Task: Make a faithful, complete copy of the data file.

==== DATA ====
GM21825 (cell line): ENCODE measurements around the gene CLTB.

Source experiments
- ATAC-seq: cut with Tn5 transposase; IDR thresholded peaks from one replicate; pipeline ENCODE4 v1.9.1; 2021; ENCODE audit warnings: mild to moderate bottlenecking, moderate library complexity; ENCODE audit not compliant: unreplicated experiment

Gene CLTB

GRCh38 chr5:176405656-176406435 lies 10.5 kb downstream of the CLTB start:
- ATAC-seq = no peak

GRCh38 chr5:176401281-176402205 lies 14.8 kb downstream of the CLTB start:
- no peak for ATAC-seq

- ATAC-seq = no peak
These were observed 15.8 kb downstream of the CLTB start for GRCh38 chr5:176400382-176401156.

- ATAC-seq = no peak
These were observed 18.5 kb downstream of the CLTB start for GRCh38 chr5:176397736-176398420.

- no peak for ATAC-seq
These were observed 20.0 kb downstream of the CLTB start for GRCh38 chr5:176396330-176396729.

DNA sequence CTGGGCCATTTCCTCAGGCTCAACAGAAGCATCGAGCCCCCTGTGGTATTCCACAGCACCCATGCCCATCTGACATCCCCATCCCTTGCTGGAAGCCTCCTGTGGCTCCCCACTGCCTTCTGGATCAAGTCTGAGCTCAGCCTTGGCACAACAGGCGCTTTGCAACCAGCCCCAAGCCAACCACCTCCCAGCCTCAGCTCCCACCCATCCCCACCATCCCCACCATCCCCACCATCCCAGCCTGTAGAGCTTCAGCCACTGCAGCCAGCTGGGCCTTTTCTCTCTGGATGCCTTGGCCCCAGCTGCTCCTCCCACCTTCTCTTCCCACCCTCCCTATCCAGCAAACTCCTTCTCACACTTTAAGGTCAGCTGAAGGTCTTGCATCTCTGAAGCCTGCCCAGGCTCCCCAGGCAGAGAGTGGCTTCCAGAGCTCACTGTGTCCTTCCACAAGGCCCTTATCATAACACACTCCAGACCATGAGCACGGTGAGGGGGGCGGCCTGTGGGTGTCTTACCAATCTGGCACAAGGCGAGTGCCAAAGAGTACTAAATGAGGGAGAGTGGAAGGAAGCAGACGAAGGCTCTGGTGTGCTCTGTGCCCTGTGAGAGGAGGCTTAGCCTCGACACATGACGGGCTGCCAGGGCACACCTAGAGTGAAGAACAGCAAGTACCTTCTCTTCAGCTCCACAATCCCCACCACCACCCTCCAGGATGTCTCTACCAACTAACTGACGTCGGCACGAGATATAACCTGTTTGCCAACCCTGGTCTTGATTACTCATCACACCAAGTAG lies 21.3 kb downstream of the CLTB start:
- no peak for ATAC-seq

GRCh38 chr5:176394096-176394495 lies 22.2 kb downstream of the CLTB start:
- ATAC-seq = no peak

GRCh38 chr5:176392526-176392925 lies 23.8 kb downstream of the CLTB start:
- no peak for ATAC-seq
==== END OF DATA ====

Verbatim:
GM21825 (cell line): ENCODE measurements around the gene CLTB.

Source experiments
- ATAC-seq: cut with Tn5 transposase; IDR thresholded peaks from one replicate; pipeline ENCODE4 v1.9.1; 2021; ENCODE audit warnings: mild to moderate bottlenecking, moderate library complexity; ENCODE audit not compliant: unreplicated experiment

Gene CLTB

GRCh38 chr5:176405656-176406435 lies 10.5 kb downstream of the CLTB start:
- ATAC-seq = no peak

GRCh38 chr5:176401281-176402205 lies 14.8 kb downstream of the CLTB start:
- no peak for ATAC-seq

- ATAC-seq = no peak
These were observed 15.8 kb downstream of the CLTB start for GRCh38 chr5:176400382-176401156.

- ATAC-seq = no peak
These were observed 18.5 kb downstream of the CLTB start for GRCh38 chr5:176397736-176398420.

- no peak for ATAC-seq
These were observed 20.0 kb downstream of the CLTB start for GRCh38 chr5:176396330-176396729.

DNA sequence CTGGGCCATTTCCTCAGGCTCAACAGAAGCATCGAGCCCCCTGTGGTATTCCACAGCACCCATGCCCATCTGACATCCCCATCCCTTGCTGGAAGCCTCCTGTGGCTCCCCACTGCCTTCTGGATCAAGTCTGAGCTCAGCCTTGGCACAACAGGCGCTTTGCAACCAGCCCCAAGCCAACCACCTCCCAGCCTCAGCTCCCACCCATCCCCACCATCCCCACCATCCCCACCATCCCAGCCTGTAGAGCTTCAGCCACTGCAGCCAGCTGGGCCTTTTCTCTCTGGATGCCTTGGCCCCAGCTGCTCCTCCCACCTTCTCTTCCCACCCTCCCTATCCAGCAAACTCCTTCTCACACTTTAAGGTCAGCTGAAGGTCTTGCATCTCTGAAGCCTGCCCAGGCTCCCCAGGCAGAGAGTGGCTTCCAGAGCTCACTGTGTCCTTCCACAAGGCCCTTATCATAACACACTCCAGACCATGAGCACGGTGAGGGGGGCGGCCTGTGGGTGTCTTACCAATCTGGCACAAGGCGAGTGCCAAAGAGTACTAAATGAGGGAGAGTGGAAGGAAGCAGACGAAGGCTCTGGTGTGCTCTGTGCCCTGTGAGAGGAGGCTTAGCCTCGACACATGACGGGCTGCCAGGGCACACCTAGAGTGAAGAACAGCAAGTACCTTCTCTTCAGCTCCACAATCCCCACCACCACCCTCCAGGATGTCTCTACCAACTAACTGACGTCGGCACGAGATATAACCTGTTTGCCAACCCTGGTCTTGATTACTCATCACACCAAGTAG lies 21.3 kb downstream of the CLTB start:
- no peak for ATAC-seq

GRCh38 chr5:176394096-176394495 lies 22.2 kb downstream of the CLTB start:
- ATAC-seq = no peak

GRCh38 chr5:176392526-176392925 lies 23.8 kb downstream of the CLTB start:
- no peak for ATAC-seq